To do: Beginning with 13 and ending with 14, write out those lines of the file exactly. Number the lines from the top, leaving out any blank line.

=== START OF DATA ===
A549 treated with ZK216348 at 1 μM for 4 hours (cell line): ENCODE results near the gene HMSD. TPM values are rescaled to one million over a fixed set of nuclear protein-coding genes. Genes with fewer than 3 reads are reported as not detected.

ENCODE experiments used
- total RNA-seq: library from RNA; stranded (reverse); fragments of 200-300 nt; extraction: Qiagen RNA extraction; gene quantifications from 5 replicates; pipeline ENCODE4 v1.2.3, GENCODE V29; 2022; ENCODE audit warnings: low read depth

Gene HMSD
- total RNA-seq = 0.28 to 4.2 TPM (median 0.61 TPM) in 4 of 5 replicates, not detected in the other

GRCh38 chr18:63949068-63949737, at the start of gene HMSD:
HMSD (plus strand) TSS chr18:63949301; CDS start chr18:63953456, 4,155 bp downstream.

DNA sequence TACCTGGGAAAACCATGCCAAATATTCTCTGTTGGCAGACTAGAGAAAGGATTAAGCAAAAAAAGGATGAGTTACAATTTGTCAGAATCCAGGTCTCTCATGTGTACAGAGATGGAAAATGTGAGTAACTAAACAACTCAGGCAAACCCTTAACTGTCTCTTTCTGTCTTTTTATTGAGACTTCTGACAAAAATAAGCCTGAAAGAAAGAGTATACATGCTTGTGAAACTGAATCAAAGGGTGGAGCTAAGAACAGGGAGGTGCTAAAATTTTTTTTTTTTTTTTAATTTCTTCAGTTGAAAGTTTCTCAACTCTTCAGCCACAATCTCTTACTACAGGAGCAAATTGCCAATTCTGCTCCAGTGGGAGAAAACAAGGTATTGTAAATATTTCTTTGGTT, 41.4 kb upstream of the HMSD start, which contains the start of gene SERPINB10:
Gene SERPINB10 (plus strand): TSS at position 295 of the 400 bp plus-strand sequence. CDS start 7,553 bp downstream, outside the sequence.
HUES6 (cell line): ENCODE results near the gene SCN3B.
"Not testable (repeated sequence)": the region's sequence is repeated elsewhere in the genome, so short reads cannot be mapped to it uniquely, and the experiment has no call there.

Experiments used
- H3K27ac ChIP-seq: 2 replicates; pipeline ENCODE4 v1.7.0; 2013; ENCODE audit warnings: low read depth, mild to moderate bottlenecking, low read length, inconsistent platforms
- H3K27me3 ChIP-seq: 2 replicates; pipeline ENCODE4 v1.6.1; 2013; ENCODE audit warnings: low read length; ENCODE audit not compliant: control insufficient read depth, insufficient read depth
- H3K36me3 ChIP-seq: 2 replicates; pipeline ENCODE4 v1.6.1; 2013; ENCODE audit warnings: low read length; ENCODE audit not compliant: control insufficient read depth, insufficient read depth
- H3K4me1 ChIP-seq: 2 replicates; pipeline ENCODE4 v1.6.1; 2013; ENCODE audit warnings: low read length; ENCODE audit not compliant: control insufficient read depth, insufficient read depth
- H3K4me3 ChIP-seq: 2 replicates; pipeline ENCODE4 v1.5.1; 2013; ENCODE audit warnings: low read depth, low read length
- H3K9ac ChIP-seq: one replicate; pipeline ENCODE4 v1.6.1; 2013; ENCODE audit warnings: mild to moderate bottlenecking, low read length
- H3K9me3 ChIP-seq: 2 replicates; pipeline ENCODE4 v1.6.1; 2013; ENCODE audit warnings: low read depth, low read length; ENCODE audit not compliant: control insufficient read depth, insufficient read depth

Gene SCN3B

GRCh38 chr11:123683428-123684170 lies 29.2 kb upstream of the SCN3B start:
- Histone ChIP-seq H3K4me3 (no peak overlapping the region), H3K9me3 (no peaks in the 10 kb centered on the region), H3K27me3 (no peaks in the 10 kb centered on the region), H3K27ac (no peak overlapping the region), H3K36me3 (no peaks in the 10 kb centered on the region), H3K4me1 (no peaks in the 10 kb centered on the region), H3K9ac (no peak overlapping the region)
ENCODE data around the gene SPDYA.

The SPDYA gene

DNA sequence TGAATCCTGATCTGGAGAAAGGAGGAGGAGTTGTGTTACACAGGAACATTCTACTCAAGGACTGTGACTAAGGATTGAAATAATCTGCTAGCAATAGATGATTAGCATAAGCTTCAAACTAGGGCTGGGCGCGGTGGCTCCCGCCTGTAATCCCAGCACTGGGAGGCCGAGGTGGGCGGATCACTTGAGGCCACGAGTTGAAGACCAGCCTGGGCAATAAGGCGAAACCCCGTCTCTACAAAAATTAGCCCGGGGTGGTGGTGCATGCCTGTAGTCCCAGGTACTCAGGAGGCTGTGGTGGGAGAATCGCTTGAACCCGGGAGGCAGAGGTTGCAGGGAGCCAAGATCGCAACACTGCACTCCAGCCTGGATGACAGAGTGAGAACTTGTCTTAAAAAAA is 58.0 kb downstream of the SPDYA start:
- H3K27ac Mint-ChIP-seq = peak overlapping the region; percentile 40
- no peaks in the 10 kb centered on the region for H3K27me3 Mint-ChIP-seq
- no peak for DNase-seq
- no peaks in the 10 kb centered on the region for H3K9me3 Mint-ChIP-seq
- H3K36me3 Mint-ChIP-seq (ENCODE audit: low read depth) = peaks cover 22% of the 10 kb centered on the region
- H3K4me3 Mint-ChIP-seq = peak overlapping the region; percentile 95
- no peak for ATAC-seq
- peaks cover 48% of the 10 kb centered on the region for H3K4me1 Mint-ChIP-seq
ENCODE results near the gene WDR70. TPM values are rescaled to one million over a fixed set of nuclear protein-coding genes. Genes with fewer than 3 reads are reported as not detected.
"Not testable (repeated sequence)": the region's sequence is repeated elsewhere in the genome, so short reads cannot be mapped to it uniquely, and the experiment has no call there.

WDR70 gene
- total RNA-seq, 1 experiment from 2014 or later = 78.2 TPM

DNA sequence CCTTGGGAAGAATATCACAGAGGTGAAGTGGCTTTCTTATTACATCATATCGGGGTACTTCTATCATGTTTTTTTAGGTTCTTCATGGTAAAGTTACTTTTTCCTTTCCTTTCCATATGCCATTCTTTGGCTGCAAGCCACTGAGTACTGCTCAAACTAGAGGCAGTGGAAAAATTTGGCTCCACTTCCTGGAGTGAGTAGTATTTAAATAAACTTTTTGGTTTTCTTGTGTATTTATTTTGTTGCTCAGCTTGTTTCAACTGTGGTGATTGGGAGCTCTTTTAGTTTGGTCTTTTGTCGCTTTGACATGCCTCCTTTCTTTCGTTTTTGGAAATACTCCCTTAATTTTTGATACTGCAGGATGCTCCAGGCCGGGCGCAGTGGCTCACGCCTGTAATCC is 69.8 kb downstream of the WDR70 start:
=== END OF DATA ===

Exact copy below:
- H3K27ac ChIP-seq: 2 replicates; pipeline ENCODE4 v1.7.0; 2013; ENCODE audit warnings: low read depth, mild to moderate bottlenecking, low read length, inconsistent platforms
- H3K27me3 ChIP-seq: 2 replicates; pipeline ENCODE4 v1.6.1; 2013; ENCODE audit warnings: low read length; ENCODE audit not compliant: control insufficient read depth, insufficient read depth